The number of people in Iraq who face food insecurity has decreased by more than 250,000 over the past five years, according to the findings of a United Nations report, released today in conjunction with the Iraqi Government.
The Food Security, Living Conditions and Social Transfers in Iraq report, jointly conducted by the Government of Iraq and the UN World Food Programme (WFP), shows that 2.2 million Iraqis were facing food insecurity in 2007, compared to 1.9 million in 2011, representing a 7.1 per cent fall.
The report points to the Public Distribution System (PDS) as an important element that has helped to ensure food security and decent living standards for the poorest of households.
“The Public Distribution System, which was established over two decades ago to help the Iraqi population avoid widespread hunger in the aftermath of war and subsequent sanctions, continues its role as a safety net against hunger, providing crucial support to millions of poor and vulnerable Iraqis today,” said WFP’s Representative and Country Director, Edward Kallon, at the report’s launch ceremony in the Iraqi capital, Baghdad.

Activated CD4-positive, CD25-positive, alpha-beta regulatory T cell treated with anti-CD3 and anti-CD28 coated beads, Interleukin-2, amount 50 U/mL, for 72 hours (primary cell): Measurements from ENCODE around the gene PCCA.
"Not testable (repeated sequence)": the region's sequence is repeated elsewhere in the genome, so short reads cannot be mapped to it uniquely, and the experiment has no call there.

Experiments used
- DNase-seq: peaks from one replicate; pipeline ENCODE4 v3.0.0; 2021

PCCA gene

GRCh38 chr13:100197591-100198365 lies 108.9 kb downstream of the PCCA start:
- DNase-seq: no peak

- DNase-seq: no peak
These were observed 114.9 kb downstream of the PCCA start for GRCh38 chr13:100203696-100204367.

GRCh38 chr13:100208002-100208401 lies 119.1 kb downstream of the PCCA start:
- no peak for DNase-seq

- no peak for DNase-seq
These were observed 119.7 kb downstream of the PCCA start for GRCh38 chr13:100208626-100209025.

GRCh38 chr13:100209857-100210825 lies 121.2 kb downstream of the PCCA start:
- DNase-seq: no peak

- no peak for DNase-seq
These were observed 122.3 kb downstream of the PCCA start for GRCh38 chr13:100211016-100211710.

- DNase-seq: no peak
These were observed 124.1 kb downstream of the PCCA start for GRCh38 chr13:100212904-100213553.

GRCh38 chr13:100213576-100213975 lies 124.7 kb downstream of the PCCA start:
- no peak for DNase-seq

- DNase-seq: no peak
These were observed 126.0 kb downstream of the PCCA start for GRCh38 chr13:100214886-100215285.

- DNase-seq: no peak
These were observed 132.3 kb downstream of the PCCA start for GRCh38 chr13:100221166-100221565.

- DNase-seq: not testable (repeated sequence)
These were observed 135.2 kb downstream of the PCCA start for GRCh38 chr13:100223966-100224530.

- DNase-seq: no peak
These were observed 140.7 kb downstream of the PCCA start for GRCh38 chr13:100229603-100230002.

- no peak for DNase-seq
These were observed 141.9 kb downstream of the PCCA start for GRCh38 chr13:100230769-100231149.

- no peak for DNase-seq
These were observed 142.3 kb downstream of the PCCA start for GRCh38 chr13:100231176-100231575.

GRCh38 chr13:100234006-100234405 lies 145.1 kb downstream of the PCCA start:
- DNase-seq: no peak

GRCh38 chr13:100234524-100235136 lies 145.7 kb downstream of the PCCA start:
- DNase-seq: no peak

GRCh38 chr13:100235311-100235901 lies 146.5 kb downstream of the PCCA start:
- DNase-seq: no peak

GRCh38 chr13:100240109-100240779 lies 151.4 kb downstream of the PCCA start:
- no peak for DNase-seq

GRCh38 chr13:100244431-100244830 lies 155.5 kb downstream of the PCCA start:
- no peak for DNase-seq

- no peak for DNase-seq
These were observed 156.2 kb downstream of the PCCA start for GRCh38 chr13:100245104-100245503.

The report analyses the cost effectiveness of the PDS in achieving improved food security and compares it to three possible alternatives: replacing the food basket with direct cash transfers to the poor, distributing the current food basket to those under the poverty line using electronic food vouchers, and using electronic cards to target the poor with alternative food baskets.
At the moment, the Basra governorate is the most-affected by food insecurity – with half a million food insecure people living there – followed by Baghdad, Thi Qar and Ninewa.
“The efforts made by our partners in the Government of Iraq, which are visible in the analysis and recommendations of this report, represent a solid step forward towards achieving our common goal of food security for all in Iraq,” Mr. Kallon said.